ETF Store Insight

ETFs Eating Fidelity’s Lunch

May 13th, 2009 by Nathan Geraci

“ETFs are beginning to eat everyone’s lunch in this industry.”

The above quote refers to the mutual fund industry and comes from none other than Jim Lowell, the editor of the Fidelity Investor newsletter.  A recent Bloomberg article highlighted a number of reasons for deteriorating asset levels at Fidelity, the largest mutual fund company in the world, and Lowell points directly to Fidelity’s lack of penetration into the growing ETF space as a primary cause.

Fidelity has watched its assets fall 4.9% over the past decade while the company’s total market share, including ETFs, decreased from 14.4% to 9.9%.  Poor fund performance (only 32% of the company’s funds beat peer funds in 2008) and the lack of a flagship fund to draw in new investors (no Fidelity fund ranks in the top ten in terms of assets) were clearly factors, but it’s apparent that the company’s failure to capitalize on the massive asset flows into ETFs was also a key culprit.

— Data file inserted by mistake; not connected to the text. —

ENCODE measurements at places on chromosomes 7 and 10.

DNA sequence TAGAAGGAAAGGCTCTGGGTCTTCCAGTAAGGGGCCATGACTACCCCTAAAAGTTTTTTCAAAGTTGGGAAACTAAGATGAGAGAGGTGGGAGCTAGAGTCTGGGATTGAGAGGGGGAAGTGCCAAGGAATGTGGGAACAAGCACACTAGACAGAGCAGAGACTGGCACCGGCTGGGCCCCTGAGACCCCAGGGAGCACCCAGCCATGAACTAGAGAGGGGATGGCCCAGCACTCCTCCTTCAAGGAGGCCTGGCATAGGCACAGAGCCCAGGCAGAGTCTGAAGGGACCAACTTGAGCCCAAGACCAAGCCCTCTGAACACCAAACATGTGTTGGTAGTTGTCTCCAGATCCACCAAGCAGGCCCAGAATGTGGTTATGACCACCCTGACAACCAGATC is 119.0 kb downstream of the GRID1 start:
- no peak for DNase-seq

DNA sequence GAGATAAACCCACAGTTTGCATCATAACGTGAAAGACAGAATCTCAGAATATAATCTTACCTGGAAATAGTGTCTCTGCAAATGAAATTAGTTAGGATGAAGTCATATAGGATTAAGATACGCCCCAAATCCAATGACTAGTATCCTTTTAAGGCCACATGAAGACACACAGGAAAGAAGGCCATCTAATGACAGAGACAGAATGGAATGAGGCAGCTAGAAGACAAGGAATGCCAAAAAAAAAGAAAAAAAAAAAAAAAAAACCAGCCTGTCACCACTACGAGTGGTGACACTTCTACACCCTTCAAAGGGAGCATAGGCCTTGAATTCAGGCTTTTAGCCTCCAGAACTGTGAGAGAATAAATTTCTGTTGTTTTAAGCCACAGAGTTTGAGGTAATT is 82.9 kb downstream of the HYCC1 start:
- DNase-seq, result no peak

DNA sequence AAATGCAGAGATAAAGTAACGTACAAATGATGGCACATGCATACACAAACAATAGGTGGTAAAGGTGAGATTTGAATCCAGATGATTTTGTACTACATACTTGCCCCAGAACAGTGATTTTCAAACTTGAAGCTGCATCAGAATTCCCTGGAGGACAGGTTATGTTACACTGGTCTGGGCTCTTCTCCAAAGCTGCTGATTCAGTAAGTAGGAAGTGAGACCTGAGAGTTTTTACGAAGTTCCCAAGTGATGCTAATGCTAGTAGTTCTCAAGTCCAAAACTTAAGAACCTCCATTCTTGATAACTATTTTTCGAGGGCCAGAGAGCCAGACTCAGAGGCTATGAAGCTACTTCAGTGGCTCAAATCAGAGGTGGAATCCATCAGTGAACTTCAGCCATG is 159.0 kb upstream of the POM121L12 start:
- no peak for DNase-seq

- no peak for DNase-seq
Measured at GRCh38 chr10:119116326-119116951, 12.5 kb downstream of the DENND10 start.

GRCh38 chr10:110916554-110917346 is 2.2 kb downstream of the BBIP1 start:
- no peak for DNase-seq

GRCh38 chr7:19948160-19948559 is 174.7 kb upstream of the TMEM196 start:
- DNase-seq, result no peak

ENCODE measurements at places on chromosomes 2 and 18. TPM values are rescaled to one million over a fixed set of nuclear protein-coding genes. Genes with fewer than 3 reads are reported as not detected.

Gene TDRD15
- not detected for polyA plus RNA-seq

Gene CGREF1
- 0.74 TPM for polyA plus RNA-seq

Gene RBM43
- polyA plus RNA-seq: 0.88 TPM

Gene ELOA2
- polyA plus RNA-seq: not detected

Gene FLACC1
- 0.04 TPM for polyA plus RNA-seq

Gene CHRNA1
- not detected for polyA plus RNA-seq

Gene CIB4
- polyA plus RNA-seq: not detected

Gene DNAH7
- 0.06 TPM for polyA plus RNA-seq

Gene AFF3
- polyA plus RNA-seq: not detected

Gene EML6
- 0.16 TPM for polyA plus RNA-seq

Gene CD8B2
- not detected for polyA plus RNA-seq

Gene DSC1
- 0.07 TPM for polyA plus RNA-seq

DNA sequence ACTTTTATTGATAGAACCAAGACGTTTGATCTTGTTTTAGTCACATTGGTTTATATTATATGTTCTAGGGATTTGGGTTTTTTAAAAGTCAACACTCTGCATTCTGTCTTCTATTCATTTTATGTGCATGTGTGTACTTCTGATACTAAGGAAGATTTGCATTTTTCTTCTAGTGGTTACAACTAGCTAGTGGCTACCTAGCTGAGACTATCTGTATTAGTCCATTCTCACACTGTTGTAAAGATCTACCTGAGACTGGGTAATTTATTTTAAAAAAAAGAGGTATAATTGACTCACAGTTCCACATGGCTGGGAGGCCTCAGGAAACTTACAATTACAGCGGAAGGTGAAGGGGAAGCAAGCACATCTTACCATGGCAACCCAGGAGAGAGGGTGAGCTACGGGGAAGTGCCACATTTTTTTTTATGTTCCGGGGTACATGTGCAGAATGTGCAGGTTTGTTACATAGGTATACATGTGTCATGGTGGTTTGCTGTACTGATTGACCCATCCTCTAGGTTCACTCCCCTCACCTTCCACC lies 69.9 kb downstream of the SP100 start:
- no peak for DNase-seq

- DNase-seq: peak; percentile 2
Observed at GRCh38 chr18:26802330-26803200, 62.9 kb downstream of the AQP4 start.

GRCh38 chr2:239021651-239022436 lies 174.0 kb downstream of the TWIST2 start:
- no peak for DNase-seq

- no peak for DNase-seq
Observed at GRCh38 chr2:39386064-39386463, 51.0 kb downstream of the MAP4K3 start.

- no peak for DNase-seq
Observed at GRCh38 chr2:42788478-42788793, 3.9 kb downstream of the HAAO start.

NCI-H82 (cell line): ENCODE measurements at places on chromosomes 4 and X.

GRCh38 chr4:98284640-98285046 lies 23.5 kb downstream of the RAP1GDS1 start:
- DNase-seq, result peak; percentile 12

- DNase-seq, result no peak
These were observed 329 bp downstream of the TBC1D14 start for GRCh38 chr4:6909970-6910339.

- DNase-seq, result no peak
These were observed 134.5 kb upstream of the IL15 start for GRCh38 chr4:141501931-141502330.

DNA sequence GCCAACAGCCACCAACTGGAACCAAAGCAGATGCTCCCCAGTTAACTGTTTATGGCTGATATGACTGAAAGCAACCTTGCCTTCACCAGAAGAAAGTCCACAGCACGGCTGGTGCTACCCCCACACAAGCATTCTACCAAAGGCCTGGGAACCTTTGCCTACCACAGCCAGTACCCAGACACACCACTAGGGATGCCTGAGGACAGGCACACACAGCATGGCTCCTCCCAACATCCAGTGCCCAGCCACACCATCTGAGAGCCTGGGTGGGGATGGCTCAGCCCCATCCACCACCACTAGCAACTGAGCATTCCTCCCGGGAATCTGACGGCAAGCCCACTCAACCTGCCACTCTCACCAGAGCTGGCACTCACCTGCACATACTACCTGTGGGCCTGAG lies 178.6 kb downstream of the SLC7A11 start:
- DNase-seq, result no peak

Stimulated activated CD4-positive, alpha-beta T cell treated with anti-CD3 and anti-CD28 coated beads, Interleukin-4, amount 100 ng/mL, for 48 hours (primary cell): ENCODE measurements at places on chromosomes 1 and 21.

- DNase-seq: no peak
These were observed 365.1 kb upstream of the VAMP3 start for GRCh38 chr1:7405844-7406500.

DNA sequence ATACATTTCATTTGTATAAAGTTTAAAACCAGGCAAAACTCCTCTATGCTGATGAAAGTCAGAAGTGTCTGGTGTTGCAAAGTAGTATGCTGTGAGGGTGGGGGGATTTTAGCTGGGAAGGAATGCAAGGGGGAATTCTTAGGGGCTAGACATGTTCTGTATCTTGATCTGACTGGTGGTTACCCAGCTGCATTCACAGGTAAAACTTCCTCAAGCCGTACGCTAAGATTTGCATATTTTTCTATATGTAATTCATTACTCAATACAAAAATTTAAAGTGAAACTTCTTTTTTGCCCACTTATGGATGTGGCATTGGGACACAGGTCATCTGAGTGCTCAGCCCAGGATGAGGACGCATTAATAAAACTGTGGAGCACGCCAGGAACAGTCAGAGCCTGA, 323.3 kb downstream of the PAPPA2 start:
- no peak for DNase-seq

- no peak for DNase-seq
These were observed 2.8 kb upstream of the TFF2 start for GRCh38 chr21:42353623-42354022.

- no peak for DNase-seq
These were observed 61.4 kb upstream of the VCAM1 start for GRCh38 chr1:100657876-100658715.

Comparatively, companies like Barclays Plc, State Street Corp, and Vanguard, the top three in exchange-traded fund assets, have continued to gain overall market share.  Consider Vanguard, the second largest mutual fund company, which saw their assets climb 91% over the same time period.  This comes as no surprise considering Vanguard’s concerted effort to become a major ETF player.  According to the Bloomberg article, Fidelity has only $65 million in ETF assets compared to Vanguard’s $40 billion (where a meaningful chunk of the company’s overall asset growth has originated).

In his latest newsletter, Lowell strongly recommended that Fidelity bid for iShares, the Barclay’s ETF business unit which they recently agreed to sell to CVC Capital Partners Ltd for $4.4 billion, in an attempt to stop the bleeding of assets and make an important strategic play in an industry increasingly gravitating towards ETFs.  This would have been a prime opportunity for Fidelity to immediately catapult to the top of the ETF industry and leverage their significant distribution and marketing muscle in a blossoming asset market.  Instead, Fidelity faces an uphill climb as they attempt to develop a viable ETF strategy to avoid getting their lunch eaten by the competition.  They had better move quickly.